The link between physical and mental health

I’m known as the ‘health and happiness’ expert and one of the reasons those two quite different concepts fit together in this description of my work is the deep interconnection between our levels of happiness and our health. And it occurs in both directions.

So, for example, exercise, which is obviously good for cardiovascular health and the musculoskeletal system also has significant effects on our happiness levels.

Equally, studies have consistently shown that those who are happier have increased longevity and reduced the incidence of a wide range of diseases. (http://journals.sagepub.com/doi/10.1177/0956797620919673) 

The disconnect between physical and mental health

Although the research is very clear about the strong linkage between our well-being and our health the medical systems of the world, and especially the westernised ones, have yet to catch up with this important information.

Parity of esteem

In the video below I talk about the difference in how mental and physical health issues are treated. If you attend a hospital in the UK with a fractured ankle, you will, quite rightly, be treated immediately. Attend with depression, anxiety or OCD and although you may receive some drugs to keep you as stable as possible, you will be unlikely to get the care you need for 3- 6 months. In a recent report from the Royal College of Psychiatrists, patients with severe mental illness – including eating disorders, bipolar disorder and PTSD – waited up to two years for treatment (https://www.rcpsych.ac.uk/news-and-features/). Those with depression, anxiety and suicidal thoughts waited up to four years for treatment. This is because the funding for, and the sense of urgency with dealing with, mental and physical health issues is not equal. This lack of equality is called lack of ‘ Parity of Esteem’.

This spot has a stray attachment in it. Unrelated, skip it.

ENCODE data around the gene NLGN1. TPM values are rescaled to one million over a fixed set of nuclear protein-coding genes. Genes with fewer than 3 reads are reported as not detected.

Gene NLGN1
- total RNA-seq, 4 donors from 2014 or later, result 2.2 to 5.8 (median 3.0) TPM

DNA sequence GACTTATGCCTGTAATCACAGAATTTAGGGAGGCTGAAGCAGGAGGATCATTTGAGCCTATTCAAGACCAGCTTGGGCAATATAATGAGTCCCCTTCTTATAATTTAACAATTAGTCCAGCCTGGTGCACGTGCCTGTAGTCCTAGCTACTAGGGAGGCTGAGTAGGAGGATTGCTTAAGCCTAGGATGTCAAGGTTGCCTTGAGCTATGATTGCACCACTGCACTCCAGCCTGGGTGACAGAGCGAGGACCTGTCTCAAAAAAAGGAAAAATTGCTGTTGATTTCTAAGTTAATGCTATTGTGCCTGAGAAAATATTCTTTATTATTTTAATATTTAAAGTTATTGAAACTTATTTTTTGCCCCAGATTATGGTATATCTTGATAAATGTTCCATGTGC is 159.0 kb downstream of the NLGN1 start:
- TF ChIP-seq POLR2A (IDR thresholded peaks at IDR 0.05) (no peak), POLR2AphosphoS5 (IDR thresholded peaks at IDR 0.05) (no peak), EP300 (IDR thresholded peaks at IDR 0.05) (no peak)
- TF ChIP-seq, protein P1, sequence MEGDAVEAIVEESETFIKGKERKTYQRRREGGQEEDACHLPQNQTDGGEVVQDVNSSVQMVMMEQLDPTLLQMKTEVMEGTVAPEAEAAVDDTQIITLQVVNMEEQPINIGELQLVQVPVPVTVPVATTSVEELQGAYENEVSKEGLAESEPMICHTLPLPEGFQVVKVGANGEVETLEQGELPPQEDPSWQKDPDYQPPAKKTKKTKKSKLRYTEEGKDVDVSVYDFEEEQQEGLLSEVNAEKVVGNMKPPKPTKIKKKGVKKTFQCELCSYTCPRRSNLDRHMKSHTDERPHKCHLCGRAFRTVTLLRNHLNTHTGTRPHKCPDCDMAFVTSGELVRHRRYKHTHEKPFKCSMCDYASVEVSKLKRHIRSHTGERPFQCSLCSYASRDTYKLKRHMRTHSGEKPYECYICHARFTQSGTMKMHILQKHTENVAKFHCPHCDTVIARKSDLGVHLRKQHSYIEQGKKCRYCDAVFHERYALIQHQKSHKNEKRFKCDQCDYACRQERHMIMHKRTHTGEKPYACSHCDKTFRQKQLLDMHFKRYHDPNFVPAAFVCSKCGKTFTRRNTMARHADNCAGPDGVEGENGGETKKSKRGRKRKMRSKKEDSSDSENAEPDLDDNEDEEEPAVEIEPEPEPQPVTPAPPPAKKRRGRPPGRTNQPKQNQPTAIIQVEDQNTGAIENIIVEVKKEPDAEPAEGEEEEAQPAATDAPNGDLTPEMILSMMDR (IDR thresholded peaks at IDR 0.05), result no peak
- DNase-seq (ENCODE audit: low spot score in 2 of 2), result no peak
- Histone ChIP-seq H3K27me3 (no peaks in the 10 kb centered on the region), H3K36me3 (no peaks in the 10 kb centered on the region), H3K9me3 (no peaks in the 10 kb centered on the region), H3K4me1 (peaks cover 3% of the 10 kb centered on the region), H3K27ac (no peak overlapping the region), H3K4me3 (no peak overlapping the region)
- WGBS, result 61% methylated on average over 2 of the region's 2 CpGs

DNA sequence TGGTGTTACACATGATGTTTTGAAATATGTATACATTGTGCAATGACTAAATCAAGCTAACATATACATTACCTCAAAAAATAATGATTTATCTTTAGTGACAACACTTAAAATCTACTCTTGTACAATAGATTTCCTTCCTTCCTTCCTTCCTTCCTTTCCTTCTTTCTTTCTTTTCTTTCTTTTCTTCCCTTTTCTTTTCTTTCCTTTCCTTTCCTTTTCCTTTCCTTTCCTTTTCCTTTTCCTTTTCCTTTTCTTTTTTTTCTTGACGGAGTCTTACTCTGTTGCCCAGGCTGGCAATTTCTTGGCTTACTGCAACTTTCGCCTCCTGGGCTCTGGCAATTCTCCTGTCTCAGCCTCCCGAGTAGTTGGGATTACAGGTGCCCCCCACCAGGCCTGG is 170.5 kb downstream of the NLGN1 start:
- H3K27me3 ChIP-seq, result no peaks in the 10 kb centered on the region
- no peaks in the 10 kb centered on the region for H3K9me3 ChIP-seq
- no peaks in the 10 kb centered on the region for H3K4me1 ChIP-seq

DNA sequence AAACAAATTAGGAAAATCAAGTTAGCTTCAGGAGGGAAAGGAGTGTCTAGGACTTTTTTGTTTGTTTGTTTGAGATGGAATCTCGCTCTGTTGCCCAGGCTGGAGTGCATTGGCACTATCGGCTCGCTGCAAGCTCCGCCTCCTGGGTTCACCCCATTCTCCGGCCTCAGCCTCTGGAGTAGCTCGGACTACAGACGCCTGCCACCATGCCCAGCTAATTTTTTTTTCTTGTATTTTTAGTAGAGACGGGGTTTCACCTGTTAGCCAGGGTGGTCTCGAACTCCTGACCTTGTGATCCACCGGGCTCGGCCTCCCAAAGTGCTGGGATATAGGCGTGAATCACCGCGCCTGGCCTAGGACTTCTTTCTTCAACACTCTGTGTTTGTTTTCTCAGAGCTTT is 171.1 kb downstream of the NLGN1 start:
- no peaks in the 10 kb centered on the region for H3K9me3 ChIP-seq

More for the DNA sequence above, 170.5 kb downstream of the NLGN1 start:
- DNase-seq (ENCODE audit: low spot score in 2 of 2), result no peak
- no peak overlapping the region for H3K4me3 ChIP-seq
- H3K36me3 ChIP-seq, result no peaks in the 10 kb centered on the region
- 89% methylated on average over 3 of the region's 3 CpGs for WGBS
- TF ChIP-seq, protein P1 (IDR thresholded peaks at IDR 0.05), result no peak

Causes of lack of parity of esteem

There are a number of causes of this imbalance. One is the result of the ‘stigma’ of mental health issues. This is where issues of ignorance or discrimination can prevent access to treatment or result in a reluctance of the patient to consult health care professionals. Another important issue is the tendency for mental health problems being less likely to be diagnosed than physical health issues. Both these factors result in less treatment for those will mental health issues.

In the video I also look at why it is so important for us to look after and value our mental health, as well as our physical health.

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